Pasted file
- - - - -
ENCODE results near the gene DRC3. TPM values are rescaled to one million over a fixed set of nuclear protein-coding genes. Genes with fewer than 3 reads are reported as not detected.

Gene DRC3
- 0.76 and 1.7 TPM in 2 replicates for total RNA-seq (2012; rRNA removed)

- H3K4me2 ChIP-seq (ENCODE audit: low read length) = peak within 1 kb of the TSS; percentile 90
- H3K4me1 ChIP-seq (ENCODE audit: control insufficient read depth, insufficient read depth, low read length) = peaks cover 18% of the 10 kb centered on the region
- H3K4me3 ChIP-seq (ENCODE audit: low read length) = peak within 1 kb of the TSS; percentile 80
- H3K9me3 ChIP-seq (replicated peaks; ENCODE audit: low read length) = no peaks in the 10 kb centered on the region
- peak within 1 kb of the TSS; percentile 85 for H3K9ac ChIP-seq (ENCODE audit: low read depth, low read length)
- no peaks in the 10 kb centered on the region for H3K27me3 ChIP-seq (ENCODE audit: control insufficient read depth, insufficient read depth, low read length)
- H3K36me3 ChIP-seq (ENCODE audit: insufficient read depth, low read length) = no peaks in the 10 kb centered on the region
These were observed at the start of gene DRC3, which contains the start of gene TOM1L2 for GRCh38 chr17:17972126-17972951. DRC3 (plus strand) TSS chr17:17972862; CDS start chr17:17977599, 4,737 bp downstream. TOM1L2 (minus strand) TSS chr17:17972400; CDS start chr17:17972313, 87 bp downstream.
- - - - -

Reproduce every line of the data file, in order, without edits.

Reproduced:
ENCODE results near the gene DRC3. TPM values are rescaled to one million over a fixed set of nuclear protein-coding genes. Genes with fewer than 3 reads are reported as not detected.

Gene DRC3
- 0.76 and 1.7 TPM in 2 replicates for total RNA-seq (2012; rRNA removed)

- H3K4me2 ChIP-seq (ENCODE audit: low read length) = peak within 1 kb of the TSS; percentile 90
- H3K4me1 ChIP-seq (ENCODE audit: control insufficient read depth, insufficient read depth, low read length) = peaks cover 18% of the 10 kb centered on the region
- H3K4me3 ChIP-seq (ENCODE audit: low read length) = peak within 1 kb of the TSS; percentile 80
- H3K9me3 ChIP-seq (replicated peaks; ENCODE audit: low read length) = no peaks in the 10 kb centered on the region
- peak within 1 kb of the TSS; percentile 85 for H3K9ac ChIP-seq (ENCODE audit: low read depth, low read length)
- no peaks in the 10 kb centered on the region for H3K27me3 ChIP-seq (ENCODE audit: control insufficient read depth, insufficient read depth, low read length)
- H3K36me3 ChIP-seq (ENCODE audit: insufficient read depth, low read length) = no peaks in the 10 kb centered on the region
These were observed at the start of gene DRC3, which contains the start of gene TOM1L2 for GRCh38 chr17:17972126-17972951. DRC3 (plus strand) TSS chr17:17972862; CDS start chr17:17977599, 4,737 bp downstream. TOM1L2 (minus strand) TSS chr17:17972400; CDS start chr17:17972313, 87 bp downstream.